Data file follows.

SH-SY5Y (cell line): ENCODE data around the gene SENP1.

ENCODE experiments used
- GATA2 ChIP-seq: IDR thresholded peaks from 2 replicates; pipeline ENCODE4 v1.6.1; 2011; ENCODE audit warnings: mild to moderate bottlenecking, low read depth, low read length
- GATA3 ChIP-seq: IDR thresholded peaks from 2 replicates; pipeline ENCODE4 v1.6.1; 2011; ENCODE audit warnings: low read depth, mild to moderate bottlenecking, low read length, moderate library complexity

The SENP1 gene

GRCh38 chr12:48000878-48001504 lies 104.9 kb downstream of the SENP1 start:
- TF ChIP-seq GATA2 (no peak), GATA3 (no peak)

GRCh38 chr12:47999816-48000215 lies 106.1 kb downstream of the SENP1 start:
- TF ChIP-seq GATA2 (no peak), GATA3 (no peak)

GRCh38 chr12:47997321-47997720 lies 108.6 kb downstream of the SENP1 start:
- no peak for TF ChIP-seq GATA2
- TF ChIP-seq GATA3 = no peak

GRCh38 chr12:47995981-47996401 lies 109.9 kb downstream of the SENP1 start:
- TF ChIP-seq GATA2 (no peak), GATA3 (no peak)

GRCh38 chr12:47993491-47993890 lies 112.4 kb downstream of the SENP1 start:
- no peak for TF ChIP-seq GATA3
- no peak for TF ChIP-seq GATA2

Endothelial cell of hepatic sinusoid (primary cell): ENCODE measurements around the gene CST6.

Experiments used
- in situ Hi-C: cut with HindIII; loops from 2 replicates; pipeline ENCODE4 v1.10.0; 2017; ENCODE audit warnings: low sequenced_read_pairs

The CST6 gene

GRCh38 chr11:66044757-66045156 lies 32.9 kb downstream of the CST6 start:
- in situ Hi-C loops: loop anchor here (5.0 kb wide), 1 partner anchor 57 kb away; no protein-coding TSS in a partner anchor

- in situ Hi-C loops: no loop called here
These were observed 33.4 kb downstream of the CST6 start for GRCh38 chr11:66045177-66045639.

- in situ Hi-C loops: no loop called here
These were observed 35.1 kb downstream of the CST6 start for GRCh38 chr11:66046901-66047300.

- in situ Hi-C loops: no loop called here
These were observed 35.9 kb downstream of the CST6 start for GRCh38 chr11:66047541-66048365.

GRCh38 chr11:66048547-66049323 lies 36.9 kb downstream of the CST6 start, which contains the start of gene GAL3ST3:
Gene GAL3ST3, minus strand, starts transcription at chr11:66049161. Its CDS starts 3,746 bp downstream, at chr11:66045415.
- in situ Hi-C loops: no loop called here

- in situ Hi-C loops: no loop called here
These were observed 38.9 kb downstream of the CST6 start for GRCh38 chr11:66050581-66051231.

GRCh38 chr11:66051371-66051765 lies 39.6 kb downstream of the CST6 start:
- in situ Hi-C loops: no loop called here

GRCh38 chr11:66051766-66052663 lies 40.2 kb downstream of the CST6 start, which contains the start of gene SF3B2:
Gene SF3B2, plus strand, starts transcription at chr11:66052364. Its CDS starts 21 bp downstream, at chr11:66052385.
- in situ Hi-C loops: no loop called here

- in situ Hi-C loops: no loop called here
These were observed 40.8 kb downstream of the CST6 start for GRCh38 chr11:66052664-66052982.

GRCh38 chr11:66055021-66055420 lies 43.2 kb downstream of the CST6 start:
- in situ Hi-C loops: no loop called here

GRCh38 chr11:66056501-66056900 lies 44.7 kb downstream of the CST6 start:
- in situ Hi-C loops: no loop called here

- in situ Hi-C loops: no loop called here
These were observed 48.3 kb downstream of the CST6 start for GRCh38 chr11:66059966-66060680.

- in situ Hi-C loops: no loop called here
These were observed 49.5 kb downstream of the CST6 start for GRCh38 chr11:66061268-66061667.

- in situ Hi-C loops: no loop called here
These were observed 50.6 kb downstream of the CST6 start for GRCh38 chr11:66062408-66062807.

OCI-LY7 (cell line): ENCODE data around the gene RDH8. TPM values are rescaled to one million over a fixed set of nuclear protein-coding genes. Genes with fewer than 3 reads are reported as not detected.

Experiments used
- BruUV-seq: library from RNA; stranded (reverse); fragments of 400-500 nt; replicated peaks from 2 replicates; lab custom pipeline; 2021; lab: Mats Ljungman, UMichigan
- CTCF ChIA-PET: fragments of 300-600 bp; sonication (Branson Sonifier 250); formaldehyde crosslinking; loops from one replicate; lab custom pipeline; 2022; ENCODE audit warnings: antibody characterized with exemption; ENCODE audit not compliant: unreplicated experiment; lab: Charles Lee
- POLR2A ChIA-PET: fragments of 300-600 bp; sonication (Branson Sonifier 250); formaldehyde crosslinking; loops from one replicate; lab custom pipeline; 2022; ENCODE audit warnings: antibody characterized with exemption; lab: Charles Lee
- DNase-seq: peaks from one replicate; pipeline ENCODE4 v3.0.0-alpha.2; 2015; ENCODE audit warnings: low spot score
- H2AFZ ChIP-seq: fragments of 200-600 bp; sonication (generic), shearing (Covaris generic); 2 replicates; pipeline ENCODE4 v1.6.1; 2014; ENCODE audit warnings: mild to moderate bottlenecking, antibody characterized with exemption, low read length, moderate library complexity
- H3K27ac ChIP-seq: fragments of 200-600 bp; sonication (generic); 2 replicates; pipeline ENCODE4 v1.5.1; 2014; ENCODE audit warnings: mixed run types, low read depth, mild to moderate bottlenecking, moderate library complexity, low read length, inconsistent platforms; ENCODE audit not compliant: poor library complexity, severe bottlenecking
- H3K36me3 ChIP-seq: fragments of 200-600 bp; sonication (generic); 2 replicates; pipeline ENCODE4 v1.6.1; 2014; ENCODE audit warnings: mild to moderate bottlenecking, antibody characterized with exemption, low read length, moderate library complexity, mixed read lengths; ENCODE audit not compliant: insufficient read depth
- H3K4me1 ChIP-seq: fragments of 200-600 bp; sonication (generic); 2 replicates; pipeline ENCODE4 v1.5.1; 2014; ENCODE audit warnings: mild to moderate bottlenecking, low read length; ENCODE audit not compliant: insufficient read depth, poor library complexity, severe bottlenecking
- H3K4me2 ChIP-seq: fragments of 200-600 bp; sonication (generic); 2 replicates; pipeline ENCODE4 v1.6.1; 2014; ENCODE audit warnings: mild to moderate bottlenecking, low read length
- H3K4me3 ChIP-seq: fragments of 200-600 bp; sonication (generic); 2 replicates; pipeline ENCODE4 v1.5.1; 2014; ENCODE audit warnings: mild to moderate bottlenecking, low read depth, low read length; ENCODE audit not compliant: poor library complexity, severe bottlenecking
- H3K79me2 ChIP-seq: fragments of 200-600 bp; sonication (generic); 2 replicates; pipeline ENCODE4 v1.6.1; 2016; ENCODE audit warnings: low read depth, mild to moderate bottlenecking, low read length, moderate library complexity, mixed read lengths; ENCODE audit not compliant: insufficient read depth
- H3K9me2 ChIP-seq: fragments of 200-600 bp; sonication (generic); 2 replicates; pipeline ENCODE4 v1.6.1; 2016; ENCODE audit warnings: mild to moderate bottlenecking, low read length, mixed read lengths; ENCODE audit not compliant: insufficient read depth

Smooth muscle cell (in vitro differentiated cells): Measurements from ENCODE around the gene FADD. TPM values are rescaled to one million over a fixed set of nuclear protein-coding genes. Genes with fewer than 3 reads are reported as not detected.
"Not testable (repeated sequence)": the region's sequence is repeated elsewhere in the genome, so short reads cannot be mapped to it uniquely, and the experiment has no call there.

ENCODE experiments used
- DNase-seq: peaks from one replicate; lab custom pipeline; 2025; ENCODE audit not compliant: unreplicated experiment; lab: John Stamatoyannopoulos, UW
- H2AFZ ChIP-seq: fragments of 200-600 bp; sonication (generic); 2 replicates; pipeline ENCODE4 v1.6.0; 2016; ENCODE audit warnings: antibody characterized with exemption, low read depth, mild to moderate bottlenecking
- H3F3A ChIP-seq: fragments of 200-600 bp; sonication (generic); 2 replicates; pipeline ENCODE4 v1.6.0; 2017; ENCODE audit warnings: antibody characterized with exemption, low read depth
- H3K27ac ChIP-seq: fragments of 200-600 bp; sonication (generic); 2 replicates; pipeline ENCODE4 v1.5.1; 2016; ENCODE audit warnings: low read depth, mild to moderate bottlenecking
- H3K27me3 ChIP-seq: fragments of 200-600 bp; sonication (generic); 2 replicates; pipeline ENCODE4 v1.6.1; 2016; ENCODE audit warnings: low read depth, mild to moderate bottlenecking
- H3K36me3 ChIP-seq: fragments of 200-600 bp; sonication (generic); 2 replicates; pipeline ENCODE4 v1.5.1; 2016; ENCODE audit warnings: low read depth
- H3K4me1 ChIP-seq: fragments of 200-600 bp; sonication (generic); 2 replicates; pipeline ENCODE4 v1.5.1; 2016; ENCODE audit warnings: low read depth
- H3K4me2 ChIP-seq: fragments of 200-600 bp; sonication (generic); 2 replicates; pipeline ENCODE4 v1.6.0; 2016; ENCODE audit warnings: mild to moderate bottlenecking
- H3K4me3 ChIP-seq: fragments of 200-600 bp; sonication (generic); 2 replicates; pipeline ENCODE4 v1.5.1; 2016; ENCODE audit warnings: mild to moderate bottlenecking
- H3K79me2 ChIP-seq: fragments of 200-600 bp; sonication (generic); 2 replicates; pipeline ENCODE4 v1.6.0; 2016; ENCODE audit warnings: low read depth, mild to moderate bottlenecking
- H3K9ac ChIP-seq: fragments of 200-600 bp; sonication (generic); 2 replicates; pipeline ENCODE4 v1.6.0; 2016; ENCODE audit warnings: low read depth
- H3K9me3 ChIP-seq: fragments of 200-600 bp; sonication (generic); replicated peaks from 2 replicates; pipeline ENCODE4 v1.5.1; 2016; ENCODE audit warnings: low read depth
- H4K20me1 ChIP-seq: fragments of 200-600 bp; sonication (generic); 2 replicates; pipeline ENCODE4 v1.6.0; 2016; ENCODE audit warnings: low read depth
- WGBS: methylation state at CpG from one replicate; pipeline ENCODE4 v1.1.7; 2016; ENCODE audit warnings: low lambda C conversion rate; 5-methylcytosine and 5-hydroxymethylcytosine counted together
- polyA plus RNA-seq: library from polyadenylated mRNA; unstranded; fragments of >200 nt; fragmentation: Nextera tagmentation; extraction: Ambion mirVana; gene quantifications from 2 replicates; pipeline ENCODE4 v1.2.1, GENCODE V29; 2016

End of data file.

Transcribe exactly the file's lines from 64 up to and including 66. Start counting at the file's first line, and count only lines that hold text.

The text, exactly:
- H3K79me2 ChIP-seq: fragments of 200-600 bp; sonication (generic); 2 replicates; pipeline ENCODE4 v1.6.1; 2016; ENCODE audit warnings: low read depth, mild to moderate bottlenecking, low read length, moderate library complexity, mixed read lengths; ENCODE audit not compliant: insufficient read depth
- H3K9me2 ChIP-seq: fragments of 200-600 bp; sonication (generic); 2 replicates; pipeline ENCODE4 v1.6.1; 2016; ENCODE audit warnings: mild to moderate bottlenecking, low read length, mixed read lengths; ENCODE audit not compliant: insufficient read depth

Smooth muscle cell (in vitro differentiated cells): Measurements from ENCODE around the gene FADD. TPM values are rescaled to one million over a fixed set of nuclear protein-coding genes. Genes with fewer than 3 reads are reported as not detected.